In our last blog, we discussed the dangers of distracted driving and its alarming related figures in the United States. You know that distracted driving can have detrimental consequences, but did you know that they can extend to your driving record and pocketbook?
In July 2010, distracted driving laws in Nebraska went into effect. While it is still legal for adults to use cell phones to make calls while driving, any and all cell phone usage while driving is prohibited by novice drivers (drivers under the age of 18 with a learner’s permit or provisional license). However, it is illegal for all Nebraska drivers to text and drive, which means it’s illegal for drivers to compose, read, or send text messages behind the wheel. This texting and driving ban is a secondary law, meaning a driver can only be ticketed for the offense if an officer witnesses some other violation, or if a driver is involved in an accident and it is discovered that they were texting.
In Nebraska, penalties for texting and driving include a minimum $200 fine and up to $500 for repeat offenses. Additionally, each texting and driving violation constitutes 3 points against the driver’s license.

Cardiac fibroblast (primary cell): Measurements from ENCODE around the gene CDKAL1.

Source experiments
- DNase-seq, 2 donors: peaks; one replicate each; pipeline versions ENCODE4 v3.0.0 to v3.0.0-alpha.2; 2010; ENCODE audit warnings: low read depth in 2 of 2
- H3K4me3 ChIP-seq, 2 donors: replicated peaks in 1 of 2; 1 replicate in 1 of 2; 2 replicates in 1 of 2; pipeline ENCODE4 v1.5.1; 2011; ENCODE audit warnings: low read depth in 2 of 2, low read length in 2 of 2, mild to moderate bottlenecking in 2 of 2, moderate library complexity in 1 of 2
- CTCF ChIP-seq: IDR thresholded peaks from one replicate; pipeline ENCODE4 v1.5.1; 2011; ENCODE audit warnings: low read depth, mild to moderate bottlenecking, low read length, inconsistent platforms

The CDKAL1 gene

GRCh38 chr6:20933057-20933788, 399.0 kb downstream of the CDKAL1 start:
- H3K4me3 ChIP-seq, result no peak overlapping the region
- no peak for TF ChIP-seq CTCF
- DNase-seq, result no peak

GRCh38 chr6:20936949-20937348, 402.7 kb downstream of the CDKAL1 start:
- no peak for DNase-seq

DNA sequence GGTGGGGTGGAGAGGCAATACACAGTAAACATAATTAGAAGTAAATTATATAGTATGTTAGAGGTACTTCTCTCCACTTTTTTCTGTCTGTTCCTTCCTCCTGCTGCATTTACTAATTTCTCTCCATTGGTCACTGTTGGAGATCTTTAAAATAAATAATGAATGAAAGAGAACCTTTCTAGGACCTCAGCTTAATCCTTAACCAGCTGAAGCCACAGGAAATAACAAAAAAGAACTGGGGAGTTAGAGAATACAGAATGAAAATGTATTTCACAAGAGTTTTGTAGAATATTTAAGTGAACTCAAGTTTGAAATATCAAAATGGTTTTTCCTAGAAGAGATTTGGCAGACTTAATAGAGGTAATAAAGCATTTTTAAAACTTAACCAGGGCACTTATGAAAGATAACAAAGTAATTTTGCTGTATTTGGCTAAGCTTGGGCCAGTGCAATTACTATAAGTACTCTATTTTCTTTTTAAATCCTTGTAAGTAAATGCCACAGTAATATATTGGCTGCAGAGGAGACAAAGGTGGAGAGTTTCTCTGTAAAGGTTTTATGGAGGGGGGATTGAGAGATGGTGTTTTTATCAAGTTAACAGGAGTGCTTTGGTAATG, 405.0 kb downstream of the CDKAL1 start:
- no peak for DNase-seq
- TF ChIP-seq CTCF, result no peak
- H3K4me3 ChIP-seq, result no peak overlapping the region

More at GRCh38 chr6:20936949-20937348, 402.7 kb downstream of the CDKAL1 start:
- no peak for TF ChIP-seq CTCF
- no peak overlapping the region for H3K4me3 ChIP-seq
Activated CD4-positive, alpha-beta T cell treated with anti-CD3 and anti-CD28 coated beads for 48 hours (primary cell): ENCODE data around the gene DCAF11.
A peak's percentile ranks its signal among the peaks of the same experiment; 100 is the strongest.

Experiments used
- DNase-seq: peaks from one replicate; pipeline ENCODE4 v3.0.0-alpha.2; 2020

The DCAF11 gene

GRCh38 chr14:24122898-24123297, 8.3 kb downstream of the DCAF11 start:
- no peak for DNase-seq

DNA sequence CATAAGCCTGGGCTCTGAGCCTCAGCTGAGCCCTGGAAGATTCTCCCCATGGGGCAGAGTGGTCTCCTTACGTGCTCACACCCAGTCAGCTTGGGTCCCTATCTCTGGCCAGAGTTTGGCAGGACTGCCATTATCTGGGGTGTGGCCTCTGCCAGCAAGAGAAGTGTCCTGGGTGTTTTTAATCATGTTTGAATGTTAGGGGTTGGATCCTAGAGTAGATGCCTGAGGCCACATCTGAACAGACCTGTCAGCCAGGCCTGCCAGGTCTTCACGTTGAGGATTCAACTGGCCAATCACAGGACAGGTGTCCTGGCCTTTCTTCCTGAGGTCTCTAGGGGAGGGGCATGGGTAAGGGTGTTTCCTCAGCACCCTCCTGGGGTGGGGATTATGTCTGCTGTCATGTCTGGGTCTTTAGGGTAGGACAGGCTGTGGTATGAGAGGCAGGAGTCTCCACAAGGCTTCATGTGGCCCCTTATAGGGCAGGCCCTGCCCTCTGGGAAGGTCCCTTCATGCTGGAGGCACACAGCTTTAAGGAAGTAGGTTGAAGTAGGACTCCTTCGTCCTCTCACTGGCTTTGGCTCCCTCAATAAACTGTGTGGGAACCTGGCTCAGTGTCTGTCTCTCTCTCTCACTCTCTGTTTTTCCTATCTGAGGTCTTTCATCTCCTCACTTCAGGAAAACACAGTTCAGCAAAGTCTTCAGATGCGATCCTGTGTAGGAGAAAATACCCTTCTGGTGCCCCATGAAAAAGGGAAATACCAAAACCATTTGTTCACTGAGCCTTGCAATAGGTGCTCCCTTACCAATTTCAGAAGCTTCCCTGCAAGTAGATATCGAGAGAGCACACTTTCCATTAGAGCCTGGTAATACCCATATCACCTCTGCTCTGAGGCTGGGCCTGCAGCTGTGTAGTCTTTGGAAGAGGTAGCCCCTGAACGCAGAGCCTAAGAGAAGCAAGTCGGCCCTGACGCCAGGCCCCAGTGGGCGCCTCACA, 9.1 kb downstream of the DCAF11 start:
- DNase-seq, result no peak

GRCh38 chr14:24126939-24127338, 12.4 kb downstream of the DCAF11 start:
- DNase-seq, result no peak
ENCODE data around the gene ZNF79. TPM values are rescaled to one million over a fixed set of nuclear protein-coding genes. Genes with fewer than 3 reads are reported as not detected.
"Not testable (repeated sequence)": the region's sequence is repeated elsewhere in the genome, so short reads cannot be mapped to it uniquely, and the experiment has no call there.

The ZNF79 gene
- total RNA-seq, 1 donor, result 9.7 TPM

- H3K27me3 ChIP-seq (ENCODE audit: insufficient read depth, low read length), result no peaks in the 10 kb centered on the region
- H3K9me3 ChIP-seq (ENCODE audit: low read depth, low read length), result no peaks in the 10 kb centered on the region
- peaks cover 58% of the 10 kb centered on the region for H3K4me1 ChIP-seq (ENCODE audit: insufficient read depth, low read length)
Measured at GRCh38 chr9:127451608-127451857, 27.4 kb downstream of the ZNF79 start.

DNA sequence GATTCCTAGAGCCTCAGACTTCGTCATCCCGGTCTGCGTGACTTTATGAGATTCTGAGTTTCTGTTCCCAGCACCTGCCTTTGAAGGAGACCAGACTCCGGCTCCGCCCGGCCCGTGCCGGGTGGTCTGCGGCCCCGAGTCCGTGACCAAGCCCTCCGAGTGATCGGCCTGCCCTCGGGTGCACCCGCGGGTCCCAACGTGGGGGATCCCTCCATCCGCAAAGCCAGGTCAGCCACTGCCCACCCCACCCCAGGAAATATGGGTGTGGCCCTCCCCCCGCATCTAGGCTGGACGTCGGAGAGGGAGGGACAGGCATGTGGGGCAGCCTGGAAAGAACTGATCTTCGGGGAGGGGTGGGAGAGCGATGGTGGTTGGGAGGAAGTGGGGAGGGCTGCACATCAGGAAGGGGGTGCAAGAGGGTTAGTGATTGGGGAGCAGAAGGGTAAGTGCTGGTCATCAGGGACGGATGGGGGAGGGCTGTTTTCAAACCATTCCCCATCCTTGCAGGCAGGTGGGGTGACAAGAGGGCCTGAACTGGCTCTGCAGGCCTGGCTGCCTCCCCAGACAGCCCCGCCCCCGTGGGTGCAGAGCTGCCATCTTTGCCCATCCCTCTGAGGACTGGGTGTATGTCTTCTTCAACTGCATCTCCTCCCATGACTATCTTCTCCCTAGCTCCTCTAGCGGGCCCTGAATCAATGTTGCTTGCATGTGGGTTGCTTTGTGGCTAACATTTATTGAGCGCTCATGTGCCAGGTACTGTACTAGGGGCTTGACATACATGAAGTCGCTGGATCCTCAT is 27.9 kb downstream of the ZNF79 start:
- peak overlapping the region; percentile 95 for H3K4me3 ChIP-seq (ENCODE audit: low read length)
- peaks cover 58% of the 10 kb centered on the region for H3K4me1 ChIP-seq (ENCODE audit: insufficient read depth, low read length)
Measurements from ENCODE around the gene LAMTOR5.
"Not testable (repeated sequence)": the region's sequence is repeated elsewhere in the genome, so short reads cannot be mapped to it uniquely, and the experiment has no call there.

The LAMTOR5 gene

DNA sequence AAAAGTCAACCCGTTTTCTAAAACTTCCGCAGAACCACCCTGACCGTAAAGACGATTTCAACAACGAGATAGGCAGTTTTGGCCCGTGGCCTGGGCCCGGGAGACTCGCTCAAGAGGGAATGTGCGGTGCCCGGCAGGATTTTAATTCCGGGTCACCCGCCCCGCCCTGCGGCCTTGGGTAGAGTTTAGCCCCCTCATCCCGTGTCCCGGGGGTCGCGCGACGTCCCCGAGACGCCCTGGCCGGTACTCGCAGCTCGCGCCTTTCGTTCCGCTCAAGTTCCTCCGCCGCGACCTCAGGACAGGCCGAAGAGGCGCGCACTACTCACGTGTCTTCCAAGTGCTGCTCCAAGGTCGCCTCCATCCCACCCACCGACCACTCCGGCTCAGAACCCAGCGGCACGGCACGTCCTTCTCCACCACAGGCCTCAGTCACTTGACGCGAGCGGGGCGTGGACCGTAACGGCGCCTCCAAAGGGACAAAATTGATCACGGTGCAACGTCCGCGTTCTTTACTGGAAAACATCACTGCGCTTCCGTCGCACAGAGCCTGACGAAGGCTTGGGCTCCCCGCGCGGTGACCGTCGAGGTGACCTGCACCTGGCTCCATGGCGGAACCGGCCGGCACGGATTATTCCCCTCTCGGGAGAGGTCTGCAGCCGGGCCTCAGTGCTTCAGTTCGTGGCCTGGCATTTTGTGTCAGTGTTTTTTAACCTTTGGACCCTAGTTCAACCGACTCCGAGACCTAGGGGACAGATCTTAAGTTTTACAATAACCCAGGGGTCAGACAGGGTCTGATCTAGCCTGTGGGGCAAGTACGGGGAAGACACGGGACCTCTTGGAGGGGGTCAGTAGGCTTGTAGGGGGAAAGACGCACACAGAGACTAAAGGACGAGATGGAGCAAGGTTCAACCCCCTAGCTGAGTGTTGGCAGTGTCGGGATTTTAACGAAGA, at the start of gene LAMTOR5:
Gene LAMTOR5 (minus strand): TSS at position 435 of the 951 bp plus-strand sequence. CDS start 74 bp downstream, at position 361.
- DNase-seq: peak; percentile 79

Distracted driving, especially texting and driving, is very obviously unsafe, as well as potentially expensive. That being said, it’s easy to engage in these behaviors, even when you don’t necessarily mean to. To reduce the urge to participate in distracted driving or just avoid it all together, you can:
- Adjust mirrors, heat, or A/C before traveling
- Program your radio’s preset stations or choose a playlist on your mobile music device before driving
- Turn off your cell phone completely and place it out of reach
- Designate a passenger to use mobile navigation (if alone, become familiar with directions ahead of time)
- If you need to eat, pull over and do so while stationary
- Teach children/train pets to exhibit good behavior in the car
- Limit the number of passengers/activity in your vehicle
- Keep music at a minimal volume
It’s impossible to stay 100 percent focused on the road 100 percent of the time, but there are simple things you can do to prevent yourself from getting distracted too heavily or too often while driving. Distracted driving kills thousands of people every year, so pay attention, stay off your phone, and drive safe!